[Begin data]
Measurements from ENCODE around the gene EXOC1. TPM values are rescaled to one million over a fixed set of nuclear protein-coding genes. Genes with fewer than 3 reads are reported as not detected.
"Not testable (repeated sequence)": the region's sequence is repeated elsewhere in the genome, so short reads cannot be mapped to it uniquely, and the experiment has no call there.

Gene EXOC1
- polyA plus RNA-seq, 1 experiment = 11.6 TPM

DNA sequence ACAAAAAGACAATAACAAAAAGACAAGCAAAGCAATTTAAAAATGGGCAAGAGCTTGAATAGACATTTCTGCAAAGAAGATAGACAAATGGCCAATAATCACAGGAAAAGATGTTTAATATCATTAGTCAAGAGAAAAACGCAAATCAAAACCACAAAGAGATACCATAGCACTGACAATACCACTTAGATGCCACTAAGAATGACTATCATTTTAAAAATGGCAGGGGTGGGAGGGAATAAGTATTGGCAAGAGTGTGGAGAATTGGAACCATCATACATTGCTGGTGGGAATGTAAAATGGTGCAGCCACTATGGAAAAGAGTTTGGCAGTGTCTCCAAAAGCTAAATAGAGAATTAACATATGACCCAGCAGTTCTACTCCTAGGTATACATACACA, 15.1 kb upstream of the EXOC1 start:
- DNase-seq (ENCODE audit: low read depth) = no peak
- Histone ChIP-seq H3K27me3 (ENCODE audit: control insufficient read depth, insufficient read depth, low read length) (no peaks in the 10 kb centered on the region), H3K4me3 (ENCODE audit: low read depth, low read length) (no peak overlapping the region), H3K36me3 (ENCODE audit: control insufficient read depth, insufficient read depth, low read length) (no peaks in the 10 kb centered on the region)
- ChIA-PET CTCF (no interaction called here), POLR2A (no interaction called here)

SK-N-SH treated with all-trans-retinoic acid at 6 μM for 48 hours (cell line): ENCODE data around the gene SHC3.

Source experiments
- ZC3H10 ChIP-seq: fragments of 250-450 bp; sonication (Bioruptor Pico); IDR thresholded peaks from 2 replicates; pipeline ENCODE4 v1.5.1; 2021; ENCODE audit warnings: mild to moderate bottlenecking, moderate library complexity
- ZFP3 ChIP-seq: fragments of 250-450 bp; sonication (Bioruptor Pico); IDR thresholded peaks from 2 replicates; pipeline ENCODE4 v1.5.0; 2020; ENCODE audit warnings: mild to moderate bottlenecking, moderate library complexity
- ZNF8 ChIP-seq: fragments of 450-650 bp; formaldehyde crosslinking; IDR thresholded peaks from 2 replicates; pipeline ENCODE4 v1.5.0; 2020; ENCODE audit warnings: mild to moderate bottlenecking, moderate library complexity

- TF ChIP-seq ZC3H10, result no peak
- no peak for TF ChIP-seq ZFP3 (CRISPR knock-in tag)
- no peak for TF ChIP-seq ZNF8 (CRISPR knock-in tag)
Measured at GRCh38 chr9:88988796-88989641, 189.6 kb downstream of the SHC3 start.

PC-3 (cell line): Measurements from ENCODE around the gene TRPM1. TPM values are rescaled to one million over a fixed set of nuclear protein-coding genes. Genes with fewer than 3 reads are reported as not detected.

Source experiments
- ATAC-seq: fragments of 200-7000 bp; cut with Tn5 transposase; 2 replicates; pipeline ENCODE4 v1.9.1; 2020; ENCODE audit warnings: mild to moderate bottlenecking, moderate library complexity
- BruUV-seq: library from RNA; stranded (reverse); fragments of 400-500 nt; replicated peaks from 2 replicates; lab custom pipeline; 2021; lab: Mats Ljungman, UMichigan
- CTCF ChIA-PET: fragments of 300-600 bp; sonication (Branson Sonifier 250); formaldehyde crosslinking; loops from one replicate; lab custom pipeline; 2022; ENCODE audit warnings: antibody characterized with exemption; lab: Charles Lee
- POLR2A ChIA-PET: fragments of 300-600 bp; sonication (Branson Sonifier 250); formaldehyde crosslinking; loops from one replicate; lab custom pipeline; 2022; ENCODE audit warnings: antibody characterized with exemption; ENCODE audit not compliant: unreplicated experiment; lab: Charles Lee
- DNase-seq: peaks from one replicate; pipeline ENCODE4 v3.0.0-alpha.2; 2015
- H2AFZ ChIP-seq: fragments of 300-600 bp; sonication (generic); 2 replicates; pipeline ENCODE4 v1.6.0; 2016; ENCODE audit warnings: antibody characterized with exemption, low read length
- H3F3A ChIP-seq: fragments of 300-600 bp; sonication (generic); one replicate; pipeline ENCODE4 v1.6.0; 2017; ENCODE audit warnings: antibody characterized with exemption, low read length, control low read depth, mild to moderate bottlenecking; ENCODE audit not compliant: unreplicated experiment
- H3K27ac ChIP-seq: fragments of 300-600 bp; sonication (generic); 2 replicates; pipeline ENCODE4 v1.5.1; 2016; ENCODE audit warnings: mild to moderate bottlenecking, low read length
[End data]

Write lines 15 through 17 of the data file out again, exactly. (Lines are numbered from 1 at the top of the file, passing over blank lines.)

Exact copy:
- no peak for TF ChIP-seq ZFP3 (CRISPR knock-in tag)
- no peak for TF ChIP-seq ZNF8 (CRISPR knock-in tag)
Measured at GRCh38 chr9:88988796-88989641, 189.6 kb downstream of the SHC3 start.